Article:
“It certainly has never been a factor for me,” he says. “We see a lot of people in handcuffs and the color of their skin doesn’t make a difference.”
Grearson says he and others on the bench work hard to be colorblind in their courtrooms. He says the vast majority of criminal cases are settled with a plea bargain that includes a recommended sentence judges usually approve. And he says the sentence is only one part of process that affects the racial disparities in Vermont’s prisons.
For example, does the defendant have ties to the community? And what’s their prior criminal history?
“The mistake is to compare one armed robbery, if you will, to another. It’s an oversimplification without knowing who that person is in front of you. And that’s really what we try to ask in every case: Who are you, what brings you to this point, and all of those factors we’ve talked about come into play,” he says.
And in some cases, Grearson says, Vermont judges may be dealing with bias carried over from another state:
“If you start the chain, just by way of example, of the stop-and-frisk policy that was prevalent in New York for some period of time — if that's violative of constitutional rights and that stop and frisk leads to an arrest which leads to a detention which leads to a conviction, by the time that person may be coming to Vermont, they're coming with that record. That may in itself be based in part on racial factors that aren't present in Vermont.”
Robin Joy, the director of the Crime Research Group, in Montpelier, makes the same point as Judge Grearson about the legacy of stop and frisk in Vermont.
“Now, that stop and search was totally unconstitutional. But we don't find that out until the ACLU sues many years later,” Joy says. “In the meantime, that person takes a plea because it's a lot easier, [and] gets that conviction. Now that conviction can now be used in another courtroom, and this begins to compound some of the issue.”
And here we get back to that idea of compounding consequences. Having an out-of-state record does put you at a disadvantage in Vermont’s criminal justice system. This was one of the conclusions of yet another study — one that the Crime Research Group did for the Legislature, in 2015, on race and sentencing.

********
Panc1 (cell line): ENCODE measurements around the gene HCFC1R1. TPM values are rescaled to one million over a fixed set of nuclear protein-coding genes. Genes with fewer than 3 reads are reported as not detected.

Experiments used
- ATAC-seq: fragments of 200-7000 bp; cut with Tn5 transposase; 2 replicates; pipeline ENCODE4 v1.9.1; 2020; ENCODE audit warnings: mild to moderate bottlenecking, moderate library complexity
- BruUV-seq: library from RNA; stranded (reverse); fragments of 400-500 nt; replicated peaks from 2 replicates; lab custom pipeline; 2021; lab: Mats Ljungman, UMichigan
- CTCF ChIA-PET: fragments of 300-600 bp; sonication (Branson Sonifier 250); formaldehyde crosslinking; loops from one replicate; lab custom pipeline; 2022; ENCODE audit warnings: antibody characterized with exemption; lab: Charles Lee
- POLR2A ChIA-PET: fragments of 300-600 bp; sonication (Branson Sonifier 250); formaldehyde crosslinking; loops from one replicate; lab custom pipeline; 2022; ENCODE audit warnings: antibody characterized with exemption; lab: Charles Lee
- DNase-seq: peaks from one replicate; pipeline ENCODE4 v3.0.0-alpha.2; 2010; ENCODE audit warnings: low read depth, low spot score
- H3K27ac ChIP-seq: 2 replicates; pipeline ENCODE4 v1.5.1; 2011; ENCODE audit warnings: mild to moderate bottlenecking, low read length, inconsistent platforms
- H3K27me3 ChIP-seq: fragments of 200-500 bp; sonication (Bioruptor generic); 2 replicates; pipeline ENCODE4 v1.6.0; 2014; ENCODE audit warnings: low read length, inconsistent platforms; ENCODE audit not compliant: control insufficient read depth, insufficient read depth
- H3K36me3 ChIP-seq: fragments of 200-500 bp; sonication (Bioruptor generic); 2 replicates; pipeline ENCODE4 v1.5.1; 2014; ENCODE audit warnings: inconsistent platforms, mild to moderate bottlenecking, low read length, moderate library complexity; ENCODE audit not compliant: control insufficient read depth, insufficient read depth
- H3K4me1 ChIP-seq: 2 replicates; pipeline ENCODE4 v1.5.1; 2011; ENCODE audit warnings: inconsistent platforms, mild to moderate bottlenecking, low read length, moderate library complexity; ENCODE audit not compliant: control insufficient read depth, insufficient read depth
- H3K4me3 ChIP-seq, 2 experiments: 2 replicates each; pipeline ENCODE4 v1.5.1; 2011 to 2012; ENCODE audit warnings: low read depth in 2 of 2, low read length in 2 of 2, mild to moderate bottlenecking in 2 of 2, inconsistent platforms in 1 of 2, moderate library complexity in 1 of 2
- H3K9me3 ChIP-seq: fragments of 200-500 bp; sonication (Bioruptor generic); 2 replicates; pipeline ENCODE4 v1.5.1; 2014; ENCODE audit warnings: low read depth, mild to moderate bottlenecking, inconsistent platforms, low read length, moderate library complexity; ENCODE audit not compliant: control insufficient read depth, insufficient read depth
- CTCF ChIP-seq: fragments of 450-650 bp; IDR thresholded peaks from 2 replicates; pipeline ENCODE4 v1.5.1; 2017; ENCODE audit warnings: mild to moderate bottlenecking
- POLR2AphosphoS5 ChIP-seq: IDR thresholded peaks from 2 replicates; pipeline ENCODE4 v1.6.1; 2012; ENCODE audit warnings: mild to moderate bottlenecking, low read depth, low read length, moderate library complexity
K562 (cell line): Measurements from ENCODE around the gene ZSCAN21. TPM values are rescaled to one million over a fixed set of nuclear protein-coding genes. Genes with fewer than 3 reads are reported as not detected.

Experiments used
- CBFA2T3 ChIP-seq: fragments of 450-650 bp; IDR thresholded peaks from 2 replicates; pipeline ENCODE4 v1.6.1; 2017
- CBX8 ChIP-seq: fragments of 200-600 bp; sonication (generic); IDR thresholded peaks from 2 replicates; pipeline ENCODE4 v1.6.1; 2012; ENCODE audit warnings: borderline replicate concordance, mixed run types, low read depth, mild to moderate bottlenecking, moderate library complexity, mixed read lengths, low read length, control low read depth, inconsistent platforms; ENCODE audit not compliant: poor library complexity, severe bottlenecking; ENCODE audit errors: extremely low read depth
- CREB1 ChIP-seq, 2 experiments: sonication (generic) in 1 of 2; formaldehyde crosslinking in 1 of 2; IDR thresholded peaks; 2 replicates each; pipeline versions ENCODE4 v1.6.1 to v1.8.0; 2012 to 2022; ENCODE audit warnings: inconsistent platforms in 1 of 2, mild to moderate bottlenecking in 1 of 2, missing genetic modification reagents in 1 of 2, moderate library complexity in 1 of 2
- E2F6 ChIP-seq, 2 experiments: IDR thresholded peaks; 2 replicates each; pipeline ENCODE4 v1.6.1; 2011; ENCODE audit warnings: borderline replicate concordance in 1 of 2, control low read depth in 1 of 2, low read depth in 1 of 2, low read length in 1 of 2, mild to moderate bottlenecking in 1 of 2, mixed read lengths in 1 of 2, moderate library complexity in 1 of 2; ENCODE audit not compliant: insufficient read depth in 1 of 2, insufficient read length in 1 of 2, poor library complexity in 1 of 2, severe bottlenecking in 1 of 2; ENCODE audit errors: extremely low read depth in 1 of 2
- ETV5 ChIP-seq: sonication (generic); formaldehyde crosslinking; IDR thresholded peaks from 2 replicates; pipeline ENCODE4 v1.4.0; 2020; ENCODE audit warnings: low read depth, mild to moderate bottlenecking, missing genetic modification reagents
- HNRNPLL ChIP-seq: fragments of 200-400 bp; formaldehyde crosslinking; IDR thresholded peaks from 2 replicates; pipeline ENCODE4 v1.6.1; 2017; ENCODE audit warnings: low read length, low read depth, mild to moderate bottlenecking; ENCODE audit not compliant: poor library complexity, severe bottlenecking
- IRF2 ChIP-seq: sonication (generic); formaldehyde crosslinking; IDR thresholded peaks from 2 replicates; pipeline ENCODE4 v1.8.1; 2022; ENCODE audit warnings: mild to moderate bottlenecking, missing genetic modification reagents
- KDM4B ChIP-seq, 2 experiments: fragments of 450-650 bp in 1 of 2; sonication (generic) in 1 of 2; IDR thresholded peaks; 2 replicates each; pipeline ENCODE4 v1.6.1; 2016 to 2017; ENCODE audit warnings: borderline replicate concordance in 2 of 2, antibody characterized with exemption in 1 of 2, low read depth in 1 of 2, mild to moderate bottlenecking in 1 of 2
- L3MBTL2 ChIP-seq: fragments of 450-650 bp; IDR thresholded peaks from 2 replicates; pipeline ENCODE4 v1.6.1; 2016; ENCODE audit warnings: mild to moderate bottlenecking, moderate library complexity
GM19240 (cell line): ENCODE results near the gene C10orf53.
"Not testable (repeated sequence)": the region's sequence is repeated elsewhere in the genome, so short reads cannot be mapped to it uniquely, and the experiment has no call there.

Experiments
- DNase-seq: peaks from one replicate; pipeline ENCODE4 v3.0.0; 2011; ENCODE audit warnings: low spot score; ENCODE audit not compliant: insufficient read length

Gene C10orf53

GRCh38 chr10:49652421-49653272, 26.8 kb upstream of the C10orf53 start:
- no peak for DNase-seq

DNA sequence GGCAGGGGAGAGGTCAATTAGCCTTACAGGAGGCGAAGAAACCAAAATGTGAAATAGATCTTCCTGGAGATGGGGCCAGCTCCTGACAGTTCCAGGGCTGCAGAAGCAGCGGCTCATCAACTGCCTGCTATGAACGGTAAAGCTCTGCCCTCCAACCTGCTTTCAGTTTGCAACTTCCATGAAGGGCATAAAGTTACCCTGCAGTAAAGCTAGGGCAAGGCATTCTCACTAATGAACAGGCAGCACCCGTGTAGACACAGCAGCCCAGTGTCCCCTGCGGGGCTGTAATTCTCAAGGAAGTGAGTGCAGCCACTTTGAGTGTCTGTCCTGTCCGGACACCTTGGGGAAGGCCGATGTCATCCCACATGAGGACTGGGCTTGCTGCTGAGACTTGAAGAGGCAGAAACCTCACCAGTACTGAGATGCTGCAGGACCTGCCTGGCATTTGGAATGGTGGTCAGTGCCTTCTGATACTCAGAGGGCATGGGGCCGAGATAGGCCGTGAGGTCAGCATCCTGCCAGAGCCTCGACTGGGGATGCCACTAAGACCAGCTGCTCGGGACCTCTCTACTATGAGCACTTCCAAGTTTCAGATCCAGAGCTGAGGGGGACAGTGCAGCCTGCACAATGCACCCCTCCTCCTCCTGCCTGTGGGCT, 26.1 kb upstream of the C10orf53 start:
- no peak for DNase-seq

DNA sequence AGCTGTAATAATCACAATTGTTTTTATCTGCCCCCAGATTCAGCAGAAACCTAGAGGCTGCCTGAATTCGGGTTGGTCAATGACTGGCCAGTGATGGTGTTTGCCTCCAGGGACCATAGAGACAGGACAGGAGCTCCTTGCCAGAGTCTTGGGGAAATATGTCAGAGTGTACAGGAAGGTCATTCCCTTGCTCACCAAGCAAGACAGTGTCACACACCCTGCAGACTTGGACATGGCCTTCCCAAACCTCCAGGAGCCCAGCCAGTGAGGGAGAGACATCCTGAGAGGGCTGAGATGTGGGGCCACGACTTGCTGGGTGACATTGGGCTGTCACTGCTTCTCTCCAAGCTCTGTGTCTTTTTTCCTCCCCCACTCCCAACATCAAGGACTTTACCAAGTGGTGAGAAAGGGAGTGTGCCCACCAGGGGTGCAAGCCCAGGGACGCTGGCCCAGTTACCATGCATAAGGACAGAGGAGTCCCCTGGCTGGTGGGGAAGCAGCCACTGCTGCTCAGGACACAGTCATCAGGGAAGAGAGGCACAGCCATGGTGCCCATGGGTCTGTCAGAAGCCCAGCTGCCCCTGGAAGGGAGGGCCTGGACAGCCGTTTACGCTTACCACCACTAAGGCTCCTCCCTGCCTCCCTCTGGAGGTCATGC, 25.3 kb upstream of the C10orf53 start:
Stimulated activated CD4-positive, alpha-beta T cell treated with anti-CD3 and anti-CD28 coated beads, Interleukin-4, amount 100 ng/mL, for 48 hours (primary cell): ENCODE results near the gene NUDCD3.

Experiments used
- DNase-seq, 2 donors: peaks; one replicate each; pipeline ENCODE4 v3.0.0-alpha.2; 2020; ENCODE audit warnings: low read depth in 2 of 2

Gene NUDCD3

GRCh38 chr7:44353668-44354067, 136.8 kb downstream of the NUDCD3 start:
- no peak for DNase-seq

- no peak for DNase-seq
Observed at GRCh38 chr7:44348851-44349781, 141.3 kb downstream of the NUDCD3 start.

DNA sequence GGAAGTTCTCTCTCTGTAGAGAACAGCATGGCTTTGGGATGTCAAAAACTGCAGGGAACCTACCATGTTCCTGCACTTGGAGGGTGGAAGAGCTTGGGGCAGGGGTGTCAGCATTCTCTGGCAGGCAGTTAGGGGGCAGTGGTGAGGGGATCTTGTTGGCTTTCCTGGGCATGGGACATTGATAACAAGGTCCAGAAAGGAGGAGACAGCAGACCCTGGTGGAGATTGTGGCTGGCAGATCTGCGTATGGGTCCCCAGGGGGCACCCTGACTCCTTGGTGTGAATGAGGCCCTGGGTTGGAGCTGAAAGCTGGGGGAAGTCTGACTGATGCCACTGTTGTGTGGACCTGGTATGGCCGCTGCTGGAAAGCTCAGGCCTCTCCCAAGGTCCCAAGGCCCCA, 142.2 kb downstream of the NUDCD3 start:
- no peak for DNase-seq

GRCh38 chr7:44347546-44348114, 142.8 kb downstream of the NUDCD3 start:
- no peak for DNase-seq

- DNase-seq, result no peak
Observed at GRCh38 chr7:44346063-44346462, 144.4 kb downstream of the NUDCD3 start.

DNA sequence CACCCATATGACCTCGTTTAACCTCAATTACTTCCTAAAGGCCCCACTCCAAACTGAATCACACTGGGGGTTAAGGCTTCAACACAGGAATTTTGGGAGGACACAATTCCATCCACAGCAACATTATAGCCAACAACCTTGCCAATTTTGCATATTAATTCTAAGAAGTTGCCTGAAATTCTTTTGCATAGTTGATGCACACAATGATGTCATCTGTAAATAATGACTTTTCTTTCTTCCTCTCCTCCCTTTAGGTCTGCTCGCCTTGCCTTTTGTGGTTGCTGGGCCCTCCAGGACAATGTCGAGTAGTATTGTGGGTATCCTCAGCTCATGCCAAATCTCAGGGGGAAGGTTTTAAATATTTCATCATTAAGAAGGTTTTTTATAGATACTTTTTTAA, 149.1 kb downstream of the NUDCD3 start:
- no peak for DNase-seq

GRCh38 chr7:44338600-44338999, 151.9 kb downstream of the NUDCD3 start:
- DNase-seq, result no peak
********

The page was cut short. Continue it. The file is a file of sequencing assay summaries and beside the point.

“[Legislators] were interested in whether or not race played a factor in the decision to incarcerate versus a community sanction and in the length of time that people got sentenced to,” Joy says.
The study looked at four crimes: assaults, simple domestic, possession of cocaine and possession of marijuana (which was illegal at the time).
And the result?
“We did not find evidence of a wide systemic bias towards people of color in that study,” Joy says.
No bias. But again, her team did find that having an out-of-state record would impact the sentence that someone got, meaning that defendants who had prior records from another state were more likely to be sentenced, and sentenced for a longer period of time.
"Perhaps the next serious discussion that Vermont ought to have is: What role do prior records have in perhaps compounding institutional racism?" — Robin Joy, Crime Research Group
Here’s the thing. The study also noted that minority defendants were more likely than white defendants to have those out-of-state records. So can you draw a line there?
“Well, that's part of what we're looking at in this next study,” Joy says.
So, you see how this goes. Studies beget studies. Incidentally, Corey Jones, the guy who’s serving time in Newport, had an extensive out-of-state record when he was sentenced in Vermont, including several felonies.
“Which has nothing to do with my crime,” he says. “I should be getting sentenced for the charges that they found me guilty of, not for what happened when I was 14 years old or something, you know?”
In Robin Joy’s view, this phenomenon may warrant further examination:
“I think perhaps the next serious discussion that Vermont ought to have is: What role do prior records have in perhaps compounding institutional racism? And what role should they have when we look at the sentencing decision, or even the decision to arrest or to stop?”
Joy’s next study is looking at something we mentioned earlier: the question of how many African-American inmates are residents of Vermont, versus from out of state.
“Is the theory true that a lot of people are coming in from out of state to commit crimes? And if that's true then, OK, so we don't count those people to our population [to calculate Vermont’s African-American incarceration rate]. But what if it's a lot of white folks that are coming in from out of state to commit crimes?”
And according to that new report from the Department of Corrections, just 1.6 percent of Vermont’s prison population in 2017 were black people from out of state.
DOC also looked at sentence length, as well as frequency of drug charges and burglary charges. And they didn’t find any racial disparity.
Speaking to the Joint Legislative Justice Oversight Committee in October, Monica Weeber, the Department of Corrections’ director of administrative services, said the sentencing data is just a starting point.
“The sentence information is information that we really feel we need to do more work on,” Weeber said. “It’s something that we’re realizing that we have to understand — how the sentence information is captured and then how we can take it out and analyze it."
A messy process
We want to pause for a minute, because we’ve been talking about a lot of studies in this episode. And what we found in our reporting was that basically every study has a critic. Someone who takes issue with the data or methodology. Robin Joy has issues with The Sentencing Project analysis. Vermont State Police had issues with Stephanie Seguino’s research. The Vermont ACLU has major issues with the DOC’s latest report.